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Diocese of Wichita to welcome home remains of Father Kapaun

The remains of Servant of God Emil Kapuan, an Army chaplain who died in Korea in 1951, were discovered in March

A worker in the Cathedral of the Immaculate Conception in Wichita, Kansas, trimed the marble tomb Sept. 13 where the remains of Father Emil Kapaun will be interred.
Photo Credits: Christopher M. Riggs | Catholic Advance
WICHITA, Kan. — The flag-draped casket was empty during a memorial Mass in Wichita for Father Emil J. Kapaun July 29, 1953.

The casket at Father Kapaun’s funeral Mass Sept. 29, won’t be vacant. He is coming home.

The memorial Mass in 1953 in the Cathedral of the Immaculate Conception was celebrated a little over two weeks after word of Father Kapaun’s death reached Bishop Mark K. Carroll July 12, 1953. He was notified the U.S. Army chaplain had died in a North Korean prisoner of war camp May 23, 1951.

Seventy years after his death, a U.S. government forensics team in Hawaii announced March 4 that it had identified his remains.

Father Kapaun was ordained a priest for the Wichita Diocese June 9, 1940. He was a U.S. Army chaplain in World War II and the Korean War and held the rank of captain. A candidate for sainthood, he has the title “Servant of God.”

U.S. Army Forces Command Chaplain Col. Rajmund Kopec and U.S. Air Force Maj. Christina Roberts, Father Kapaun’s niece, will officially escort Father Kapaun’s remains on a commercial airline flight from Honolulu.

“The military escort stays with the remains along the way,” Scott Carter, coordinator of the Father Kapaun Guild, said, “which is a great way to honor those who have fallen and ensure their security. They are never left alone, they are loved and not forgotten.”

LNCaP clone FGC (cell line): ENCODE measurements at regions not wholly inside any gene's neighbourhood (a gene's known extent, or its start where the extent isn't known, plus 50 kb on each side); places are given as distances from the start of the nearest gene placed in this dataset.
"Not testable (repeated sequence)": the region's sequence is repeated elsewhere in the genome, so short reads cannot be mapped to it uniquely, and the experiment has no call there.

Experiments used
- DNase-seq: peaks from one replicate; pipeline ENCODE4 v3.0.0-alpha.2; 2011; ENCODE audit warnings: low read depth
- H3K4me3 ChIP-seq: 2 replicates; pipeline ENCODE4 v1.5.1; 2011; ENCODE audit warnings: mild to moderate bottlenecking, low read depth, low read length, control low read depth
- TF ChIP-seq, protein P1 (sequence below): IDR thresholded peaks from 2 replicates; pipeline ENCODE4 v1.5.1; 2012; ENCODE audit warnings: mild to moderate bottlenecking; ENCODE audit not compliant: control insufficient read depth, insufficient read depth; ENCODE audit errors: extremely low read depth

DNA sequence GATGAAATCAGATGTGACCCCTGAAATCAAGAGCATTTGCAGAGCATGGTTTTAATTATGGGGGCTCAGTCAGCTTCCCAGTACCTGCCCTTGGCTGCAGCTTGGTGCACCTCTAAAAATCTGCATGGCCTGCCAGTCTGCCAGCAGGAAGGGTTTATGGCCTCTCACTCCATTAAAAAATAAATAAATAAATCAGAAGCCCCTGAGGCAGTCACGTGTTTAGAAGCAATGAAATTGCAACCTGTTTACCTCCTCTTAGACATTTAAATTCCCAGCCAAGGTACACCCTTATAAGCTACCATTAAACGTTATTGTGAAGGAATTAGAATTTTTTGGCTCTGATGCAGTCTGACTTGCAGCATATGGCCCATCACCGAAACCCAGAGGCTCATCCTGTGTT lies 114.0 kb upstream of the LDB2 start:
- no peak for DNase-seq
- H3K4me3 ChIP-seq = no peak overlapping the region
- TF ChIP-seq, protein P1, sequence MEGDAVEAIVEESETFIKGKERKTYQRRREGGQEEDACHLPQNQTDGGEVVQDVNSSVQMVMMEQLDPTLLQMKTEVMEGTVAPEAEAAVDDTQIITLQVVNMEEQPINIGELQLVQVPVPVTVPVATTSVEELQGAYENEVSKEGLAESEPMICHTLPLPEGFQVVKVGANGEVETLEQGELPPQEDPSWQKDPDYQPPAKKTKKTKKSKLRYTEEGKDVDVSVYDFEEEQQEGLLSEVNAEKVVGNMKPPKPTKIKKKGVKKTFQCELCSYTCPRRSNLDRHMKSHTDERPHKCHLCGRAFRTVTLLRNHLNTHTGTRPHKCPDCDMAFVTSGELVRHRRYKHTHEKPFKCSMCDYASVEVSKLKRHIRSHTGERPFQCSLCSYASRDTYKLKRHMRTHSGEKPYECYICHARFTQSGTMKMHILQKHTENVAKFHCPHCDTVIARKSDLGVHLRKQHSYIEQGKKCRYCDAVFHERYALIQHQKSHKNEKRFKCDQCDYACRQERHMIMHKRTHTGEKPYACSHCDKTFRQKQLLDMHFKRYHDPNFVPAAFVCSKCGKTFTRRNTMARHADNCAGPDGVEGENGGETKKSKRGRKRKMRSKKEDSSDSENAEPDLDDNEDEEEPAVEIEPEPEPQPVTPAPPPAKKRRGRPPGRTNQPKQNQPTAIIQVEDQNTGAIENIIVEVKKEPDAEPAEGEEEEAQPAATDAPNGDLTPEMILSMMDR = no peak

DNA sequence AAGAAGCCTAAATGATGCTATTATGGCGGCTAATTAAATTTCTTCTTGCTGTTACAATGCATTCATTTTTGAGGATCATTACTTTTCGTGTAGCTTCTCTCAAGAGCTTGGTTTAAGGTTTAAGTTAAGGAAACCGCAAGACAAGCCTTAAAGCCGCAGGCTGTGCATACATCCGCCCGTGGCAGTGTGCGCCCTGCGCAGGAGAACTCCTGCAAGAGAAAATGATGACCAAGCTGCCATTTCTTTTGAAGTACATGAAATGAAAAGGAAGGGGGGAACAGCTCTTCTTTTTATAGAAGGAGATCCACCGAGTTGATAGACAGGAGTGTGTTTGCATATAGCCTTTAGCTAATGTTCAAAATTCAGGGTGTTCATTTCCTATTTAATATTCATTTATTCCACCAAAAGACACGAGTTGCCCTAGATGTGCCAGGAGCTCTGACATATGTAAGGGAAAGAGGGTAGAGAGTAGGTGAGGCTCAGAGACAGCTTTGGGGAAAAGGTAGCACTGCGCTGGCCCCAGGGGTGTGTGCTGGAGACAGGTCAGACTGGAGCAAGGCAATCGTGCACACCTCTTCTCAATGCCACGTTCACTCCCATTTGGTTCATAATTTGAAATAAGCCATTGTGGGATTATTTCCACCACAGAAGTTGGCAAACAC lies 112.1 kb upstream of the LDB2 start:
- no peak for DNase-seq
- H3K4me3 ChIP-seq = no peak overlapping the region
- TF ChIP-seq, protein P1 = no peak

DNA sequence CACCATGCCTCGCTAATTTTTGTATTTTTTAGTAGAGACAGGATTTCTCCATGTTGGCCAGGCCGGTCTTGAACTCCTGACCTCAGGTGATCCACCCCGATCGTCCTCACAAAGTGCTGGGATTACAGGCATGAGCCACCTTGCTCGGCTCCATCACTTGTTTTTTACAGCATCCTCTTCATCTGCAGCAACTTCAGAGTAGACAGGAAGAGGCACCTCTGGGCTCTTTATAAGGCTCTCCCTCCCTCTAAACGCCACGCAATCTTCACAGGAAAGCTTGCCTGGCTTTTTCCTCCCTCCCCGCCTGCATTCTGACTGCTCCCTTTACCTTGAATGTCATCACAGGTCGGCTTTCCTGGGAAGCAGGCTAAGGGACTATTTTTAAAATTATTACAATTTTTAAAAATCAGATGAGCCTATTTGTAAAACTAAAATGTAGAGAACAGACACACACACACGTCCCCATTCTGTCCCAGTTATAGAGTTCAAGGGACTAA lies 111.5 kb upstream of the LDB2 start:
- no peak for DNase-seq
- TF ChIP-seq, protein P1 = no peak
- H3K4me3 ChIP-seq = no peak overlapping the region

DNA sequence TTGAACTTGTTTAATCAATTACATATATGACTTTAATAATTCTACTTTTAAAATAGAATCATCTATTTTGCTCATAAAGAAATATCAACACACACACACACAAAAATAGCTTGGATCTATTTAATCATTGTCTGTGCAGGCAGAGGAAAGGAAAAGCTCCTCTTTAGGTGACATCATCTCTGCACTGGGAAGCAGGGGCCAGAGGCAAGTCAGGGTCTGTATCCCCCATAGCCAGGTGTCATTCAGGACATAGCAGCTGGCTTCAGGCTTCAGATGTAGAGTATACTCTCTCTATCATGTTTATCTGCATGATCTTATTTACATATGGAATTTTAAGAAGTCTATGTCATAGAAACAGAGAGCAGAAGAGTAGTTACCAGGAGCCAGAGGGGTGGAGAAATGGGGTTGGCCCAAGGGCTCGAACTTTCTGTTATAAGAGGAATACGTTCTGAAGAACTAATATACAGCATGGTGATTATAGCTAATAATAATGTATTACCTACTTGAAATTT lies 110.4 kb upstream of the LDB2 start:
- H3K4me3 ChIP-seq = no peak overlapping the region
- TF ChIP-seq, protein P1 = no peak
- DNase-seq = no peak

Other family members and diocesan representatives will welcome Father Kapaun’s remains at the airport, he told The Catholic Advance, Wichita’s diocesan newspaper.

Fr. Kapaun
“From there, his remains will be going to Pilsen (Father Kapaun’s hometown) for the weekend where he will truly be returning home,” Carter said.

Father Kapaun’s remains will be delivered to the Cathedral of the Immaculate Conception in Wichita Sept. 27 for a vespers service for the priests of the diocese.

“I think it will be a powerful, touching moment for them to be with their brother priest,” Carter said.

The funeral vigil for Father Kapaun will be Sept. 28 at Hartman Arena in Wichita.

His funeral Mass will be celebrated at Hartman Arena Sept. 29. EWTN is scheduled to broadcast the Mass.

“Bishop Carroll celebrated a Mass in 1953 when they found out that Father Kapaun had died in a prisoner of war camp. They had heard that he had been captured and they had been praying that he would make it back,” Carter said.

“That was a great way to honor him and pray for the repose of his soul,” he said. “But a flag was draped over an empty casket.”

A lot of people now believe that Father Kapaun’s soul is now in heaven, he said, adding that the diocese is waiting for validation from the Vatican regarding his cause for sainthood.

In general, one miracle attributed to the sainthood candidate’s intercession and verified by Church authorities is needed for beatification; a second such miracle would be needed for canonization.

“There will be opportunities to visit him and pray at the cathedral after these events are over,” Carter said.

“If he is named ‘blessed’ we will probably begin working on a shrine,” Carter said.


More information about Father Kapaun’s life, ministry and sainthood cause can be found at www.frkapaun.org.

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